Opposition demands transparency over recruitment for high profile jobs

Tuesday 12 January 2021 | Written by CI News Staff | Published in Local, National


Opposition demands transparency over recruitment for high profile jobs
Opposition MP William (Smiley) Heather. 21011129

The Opposition Democratic Party is demanding transparency from the Public Service Commission and the Office of the Prime Minister over the number of applications received for a number of recently advertised senior government roles.

The selection process for the positions of Police Commissioner, Secretary of Health and Public Service Commissioner is currently underway.

In a statement, Opposition Public Service spokesperson William (Smiley) Heather said the public had the right to know how many applications were received for each of the top posts, and how many have been short-listed.

“It will give the public an idea how big a pool of candidates there was to choose from for those jobs,” Heather said.

Office of the Prime Minister last week said information on how many people applied for the Police Commissioner’s role “is not available”. Public Service Commissioner Russell Thomas earlier said he was “yet to receive the information of all the applications” for the Secretary of Health role.

Heather said the Opposition also wants Public Service Commission and the Office of the Prime Minister to state how widely the jobs were advertised and on which platforms.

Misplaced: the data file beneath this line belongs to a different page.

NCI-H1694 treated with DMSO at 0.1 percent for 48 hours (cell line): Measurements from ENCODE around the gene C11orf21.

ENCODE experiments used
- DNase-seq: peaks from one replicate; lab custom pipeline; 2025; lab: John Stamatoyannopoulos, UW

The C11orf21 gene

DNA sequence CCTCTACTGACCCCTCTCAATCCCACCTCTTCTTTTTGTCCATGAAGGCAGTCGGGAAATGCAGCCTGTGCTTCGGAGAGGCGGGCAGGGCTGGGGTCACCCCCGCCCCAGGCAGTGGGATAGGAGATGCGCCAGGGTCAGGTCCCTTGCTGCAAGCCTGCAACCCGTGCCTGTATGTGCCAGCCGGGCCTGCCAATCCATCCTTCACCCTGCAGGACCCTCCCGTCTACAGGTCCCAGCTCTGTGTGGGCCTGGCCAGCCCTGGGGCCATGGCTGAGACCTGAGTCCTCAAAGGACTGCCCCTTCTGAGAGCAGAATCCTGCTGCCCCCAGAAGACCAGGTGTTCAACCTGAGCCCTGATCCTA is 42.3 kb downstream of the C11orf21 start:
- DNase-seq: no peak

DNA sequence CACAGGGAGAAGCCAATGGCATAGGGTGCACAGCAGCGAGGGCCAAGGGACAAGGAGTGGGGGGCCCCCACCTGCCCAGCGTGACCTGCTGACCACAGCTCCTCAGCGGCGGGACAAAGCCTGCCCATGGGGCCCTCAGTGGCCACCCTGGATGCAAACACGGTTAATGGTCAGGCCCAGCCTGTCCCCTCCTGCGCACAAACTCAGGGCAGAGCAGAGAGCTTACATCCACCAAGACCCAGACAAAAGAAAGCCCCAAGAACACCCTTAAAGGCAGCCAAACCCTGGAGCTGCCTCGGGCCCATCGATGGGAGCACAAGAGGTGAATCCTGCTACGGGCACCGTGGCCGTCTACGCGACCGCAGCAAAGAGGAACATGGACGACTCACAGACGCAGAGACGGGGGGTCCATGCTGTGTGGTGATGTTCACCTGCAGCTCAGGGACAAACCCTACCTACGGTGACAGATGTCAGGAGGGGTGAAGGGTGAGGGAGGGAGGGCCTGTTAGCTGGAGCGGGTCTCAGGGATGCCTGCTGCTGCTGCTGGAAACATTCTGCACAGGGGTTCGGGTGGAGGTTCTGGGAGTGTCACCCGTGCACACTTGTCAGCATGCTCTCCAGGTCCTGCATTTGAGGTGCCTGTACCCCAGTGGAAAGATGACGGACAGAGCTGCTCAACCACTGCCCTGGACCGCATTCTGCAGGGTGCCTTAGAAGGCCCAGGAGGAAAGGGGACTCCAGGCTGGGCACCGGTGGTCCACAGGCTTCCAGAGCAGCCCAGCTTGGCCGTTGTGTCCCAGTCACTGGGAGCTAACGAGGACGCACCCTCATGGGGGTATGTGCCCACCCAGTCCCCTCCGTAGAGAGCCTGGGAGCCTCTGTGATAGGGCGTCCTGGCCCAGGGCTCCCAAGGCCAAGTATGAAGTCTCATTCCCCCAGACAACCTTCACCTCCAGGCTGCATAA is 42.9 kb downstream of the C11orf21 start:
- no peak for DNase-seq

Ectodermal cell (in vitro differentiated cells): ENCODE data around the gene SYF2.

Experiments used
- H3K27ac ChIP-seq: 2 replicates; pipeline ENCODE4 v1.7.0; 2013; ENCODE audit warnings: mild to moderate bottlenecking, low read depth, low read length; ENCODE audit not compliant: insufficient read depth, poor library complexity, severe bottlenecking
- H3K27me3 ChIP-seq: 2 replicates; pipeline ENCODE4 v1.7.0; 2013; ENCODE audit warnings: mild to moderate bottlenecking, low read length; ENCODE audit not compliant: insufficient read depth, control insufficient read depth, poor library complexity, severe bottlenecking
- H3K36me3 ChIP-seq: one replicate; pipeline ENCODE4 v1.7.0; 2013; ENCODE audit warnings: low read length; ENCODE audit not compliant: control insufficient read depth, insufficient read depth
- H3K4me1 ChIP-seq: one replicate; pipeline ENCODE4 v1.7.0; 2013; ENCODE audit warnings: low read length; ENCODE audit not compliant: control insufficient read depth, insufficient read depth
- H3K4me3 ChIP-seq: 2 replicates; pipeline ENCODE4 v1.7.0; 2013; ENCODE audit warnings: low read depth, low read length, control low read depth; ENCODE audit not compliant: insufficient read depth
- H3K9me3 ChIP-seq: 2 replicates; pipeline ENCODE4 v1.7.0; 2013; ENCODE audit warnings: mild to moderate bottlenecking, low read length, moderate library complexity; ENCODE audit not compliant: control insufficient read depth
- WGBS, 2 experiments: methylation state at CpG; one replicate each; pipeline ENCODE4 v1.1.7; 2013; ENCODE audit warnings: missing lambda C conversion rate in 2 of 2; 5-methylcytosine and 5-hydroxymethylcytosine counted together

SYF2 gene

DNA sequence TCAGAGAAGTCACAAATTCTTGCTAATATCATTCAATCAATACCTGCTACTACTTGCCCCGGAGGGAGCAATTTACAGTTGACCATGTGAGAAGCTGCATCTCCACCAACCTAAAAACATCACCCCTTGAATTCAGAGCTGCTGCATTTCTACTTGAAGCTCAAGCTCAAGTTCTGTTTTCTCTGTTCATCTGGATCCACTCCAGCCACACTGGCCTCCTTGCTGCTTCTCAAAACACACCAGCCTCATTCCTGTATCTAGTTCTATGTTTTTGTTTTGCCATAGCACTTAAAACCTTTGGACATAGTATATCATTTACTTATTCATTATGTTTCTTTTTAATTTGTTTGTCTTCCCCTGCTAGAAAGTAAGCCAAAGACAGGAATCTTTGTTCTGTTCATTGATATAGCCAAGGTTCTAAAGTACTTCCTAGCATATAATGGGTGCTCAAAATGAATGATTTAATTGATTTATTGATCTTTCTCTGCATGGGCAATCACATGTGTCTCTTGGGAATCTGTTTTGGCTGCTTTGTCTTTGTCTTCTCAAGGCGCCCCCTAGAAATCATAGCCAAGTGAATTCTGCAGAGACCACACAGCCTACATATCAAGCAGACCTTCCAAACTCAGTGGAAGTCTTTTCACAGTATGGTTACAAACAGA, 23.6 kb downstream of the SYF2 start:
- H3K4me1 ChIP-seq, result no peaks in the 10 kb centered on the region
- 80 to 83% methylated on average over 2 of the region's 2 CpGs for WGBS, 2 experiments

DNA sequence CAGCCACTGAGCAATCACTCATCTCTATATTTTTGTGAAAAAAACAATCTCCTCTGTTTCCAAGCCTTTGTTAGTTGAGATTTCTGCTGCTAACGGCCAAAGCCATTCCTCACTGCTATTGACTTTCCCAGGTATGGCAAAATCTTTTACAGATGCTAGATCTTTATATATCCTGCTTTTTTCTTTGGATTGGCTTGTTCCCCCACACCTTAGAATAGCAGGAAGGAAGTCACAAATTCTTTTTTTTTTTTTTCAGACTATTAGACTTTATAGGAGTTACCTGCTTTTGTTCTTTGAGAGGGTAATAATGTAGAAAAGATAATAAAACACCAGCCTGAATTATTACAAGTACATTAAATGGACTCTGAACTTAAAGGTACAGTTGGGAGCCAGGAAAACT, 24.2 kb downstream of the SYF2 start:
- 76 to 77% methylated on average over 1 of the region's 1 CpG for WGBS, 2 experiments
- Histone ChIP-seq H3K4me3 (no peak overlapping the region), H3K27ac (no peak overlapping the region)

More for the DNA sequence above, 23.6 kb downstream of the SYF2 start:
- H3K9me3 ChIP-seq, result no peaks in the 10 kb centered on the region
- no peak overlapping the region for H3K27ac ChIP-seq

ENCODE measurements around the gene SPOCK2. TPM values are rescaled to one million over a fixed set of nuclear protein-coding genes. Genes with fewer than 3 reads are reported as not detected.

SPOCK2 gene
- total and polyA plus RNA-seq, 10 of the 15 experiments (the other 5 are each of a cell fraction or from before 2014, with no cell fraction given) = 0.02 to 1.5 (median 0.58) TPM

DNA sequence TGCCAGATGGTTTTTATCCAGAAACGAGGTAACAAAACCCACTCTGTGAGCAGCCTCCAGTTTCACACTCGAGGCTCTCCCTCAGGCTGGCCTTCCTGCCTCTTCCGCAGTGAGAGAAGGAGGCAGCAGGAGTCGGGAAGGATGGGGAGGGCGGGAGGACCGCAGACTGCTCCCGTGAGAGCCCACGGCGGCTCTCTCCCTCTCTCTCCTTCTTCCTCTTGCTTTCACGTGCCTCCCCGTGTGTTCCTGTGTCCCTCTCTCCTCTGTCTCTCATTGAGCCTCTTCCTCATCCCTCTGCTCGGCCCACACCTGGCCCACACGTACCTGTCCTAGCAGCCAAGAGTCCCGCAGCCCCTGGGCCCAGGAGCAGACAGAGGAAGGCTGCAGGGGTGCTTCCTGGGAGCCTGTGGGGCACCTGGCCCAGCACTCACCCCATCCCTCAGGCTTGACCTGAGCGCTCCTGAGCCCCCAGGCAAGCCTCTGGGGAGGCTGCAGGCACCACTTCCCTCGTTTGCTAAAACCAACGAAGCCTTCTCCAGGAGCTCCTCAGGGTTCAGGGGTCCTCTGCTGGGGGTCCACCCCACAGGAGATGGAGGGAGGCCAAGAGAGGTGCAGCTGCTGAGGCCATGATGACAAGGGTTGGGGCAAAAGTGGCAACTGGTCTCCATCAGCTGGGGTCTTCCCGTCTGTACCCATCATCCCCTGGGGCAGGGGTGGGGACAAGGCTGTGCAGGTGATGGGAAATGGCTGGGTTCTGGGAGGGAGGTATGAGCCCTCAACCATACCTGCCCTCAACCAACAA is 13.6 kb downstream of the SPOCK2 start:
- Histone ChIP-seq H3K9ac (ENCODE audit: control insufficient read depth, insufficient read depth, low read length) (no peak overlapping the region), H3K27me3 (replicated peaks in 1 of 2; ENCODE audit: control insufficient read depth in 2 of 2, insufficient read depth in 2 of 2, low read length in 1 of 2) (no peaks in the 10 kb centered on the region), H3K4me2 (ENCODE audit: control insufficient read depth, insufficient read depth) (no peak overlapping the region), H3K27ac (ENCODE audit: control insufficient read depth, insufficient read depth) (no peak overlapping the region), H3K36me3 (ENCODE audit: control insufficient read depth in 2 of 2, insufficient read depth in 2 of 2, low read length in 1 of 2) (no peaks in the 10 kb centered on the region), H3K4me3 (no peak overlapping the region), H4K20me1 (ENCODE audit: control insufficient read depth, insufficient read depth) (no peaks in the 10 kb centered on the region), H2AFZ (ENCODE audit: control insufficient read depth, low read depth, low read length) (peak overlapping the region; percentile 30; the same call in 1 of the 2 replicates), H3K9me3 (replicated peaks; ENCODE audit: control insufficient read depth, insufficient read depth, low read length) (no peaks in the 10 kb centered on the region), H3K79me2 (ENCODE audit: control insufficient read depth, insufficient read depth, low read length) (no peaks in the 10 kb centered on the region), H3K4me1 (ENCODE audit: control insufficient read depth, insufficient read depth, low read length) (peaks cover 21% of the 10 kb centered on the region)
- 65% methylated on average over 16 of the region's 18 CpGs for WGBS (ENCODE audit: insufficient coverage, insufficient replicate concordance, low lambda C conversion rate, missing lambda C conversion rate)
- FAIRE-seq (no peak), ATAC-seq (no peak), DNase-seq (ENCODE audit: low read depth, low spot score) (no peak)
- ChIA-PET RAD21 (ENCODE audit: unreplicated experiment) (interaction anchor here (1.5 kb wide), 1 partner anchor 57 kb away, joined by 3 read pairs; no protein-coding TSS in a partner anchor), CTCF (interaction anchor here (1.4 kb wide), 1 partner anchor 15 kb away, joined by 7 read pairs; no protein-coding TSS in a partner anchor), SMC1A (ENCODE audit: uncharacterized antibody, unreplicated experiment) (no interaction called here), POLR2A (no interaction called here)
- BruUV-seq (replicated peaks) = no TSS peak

“If those jobs haven’t been advertised as widely as possible to attract candidates of excellent calibre, then the people responsible for recruitment, PSC, OPM and Cook Islands Investment Corporation haven’t done their job properly,” he said.

“If selection has been confined to a very small pool of candidates, the government hasn’t done these positions, departments, staff or the tax-paying public any favours.”

Heather said the government must not settle for candidates who don’t meet the full requirements for top government positions.

If the calibre of applicants isn’t up to standard, then the search for suitably qualified persons for the country’s most senior positions must continue, he added.

“The time for receiving applications has to be extended and where the positions are being advertised expanded,” said the Ruaau MP.

Referring to the posts of Health Secretary and Police Commissioner currently needed permanent appointments, Heather said the public needs to know and be reassured that the very best applicants will be chosen for the two jobs.

“Telling our people that a secretary of Health needs to only be a good administrator is foolish.”

The Opposition has stated a Secretary of Health does not need to be a doctor, but unconditionally needs to be someone with a background in health management and health administration.

“It is a highly specific job; it will be dealing with a global pandemic and the country’s response preparedness. It will be dealing with major national health problems, the staggering prevalence of NCD’s (non communicable diseases). About three years ago, the nation was told that obesity has reached epidemic proportions according to Health secretary Dr Aumea Herman. The situation hasn’t improved.

“The person who gets appointed secretary of Health must have a solid background in health to be able to handle these responsibilities. Both Herman and former health secretary Elizabeth Iro had medical backgrounds and considerable administrative experience.

Iro holds a Masters in Business Administration and, like Dr Herman, was continuously upskilling until she was appointed to take over as Chief Nursing Officer with WHO (World Health Organization).”